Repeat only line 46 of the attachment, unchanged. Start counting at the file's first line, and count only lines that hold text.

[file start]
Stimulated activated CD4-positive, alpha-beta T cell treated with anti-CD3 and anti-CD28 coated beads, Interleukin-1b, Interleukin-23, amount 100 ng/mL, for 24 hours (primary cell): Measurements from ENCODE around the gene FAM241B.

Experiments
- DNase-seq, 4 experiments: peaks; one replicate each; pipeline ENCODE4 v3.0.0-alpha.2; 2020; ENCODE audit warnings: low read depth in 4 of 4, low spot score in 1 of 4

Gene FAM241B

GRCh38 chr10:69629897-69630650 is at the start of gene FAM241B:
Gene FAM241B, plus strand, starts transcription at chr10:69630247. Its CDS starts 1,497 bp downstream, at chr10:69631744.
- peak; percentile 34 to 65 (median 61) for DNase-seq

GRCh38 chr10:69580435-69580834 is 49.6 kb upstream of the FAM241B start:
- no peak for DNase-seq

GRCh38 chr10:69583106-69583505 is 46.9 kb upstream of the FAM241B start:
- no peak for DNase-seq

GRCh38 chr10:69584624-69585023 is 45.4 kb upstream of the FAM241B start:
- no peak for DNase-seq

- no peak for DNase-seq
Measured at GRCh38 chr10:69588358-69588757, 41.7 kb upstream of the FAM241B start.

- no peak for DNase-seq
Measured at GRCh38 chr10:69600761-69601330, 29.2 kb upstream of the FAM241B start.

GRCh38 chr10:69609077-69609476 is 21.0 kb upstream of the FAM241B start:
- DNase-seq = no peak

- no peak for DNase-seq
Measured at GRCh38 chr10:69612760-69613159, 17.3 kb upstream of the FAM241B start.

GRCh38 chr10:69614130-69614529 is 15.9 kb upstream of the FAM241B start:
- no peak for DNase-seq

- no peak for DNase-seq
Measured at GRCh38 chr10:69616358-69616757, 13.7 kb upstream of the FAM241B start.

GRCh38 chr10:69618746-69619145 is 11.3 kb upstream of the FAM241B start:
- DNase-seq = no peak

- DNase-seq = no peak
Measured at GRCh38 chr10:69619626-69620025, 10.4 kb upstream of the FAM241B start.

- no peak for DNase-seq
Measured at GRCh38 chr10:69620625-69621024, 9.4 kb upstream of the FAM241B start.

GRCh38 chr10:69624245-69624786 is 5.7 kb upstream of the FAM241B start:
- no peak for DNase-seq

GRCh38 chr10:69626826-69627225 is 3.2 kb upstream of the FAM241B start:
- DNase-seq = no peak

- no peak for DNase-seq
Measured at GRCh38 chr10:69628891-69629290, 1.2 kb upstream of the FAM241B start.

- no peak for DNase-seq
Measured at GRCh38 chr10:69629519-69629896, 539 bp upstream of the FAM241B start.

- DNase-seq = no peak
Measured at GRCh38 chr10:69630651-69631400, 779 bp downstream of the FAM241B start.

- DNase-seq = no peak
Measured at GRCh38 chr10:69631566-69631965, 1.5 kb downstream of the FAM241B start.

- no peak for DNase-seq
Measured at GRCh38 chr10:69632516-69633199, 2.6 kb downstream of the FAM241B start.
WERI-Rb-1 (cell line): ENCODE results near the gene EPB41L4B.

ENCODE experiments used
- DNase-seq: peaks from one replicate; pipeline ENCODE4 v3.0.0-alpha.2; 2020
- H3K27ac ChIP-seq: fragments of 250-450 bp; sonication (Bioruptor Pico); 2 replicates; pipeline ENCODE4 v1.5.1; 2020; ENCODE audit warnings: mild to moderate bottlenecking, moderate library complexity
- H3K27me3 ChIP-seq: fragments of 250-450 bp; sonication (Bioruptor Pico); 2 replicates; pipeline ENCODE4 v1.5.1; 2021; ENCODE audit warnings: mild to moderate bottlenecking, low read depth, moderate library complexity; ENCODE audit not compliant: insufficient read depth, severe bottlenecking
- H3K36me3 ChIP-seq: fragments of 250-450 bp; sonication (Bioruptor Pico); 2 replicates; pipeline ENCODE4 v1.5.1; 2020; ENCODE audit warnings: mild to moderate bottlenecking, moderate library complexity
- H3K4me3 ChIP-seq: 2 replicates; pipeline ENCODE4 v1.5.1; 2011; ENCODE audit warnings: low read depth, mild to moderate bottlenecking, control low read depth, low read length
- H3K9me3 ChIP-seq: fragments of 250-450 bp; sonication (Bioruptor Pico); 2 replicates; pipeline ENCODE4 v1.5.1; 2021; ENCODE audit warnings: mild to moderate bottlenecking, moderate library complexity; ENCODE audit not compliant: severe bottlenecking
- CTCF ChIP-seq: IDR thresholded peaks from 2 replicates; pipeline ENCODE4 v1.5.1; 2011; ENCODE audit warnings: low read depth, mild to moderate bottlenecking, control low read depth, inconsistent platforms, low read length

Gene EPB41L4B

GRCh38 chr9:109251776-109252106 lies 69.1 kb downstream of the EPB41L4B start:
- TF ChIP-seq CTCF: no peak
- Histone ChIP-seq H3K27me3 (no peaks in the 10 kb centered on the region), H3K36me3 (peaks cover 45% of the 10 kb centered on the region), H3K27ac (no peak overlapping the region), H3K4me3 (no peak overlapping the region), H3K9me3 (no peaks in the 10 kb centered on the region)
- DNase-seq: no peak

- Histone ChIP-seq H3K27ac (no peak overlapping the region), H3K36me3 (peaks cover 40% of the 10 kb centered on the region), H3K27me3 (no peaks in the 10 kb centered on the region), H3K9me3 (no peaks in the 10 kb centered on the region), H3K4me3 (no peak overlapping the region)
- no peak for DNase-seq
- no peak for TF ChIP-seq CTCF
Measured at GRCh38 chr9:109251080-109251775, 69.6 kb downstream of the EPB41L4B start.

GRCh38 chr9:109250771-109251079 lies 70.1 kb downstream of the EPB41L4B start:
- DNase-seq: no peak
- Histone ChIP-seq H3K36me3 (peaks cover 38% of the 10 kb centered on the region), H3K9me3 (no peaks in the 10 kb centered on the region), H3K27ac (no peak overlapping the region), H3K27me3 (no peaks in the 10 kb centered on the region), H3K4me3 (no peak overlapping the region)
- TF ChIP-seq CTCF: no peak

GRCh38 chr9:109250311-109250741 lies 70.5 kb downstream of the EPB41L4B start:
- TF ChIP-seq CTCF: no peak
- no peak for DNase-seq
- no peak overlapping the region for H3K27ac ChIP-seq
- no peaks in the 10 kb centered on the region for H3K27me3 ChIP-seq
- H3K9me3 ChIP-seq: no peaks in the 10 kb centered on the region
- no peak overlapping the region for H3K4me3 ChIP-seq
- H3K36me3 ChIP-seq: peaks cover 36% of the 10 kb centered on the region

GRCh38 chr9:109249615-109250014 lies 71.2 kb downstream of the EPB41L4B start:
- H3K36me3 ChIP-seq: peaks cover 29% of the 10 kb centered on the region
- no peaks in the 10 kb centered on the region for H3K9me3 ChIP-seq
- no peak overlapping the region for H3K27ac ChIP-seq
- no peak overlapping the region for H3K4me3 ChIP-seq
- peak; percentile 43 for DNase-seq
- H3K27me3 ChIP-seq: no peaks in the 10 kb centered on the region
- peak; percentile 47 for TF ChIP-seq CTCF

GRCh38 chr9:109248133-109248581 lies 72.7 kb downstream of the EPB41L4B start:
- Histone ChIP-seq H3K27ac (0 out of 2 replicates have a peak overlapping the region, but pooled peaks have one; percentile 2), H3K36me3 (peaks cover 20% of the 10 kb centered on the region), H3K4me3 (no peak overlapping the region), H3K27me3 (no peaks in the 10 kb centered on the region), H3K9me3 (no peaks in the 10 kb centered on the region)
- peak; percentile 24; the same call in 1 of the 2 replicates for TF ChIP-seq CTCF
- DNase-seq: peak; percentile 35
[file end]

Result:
WERI-Rb-1 (cell line): ENCODE results near the gene EPB41L4B.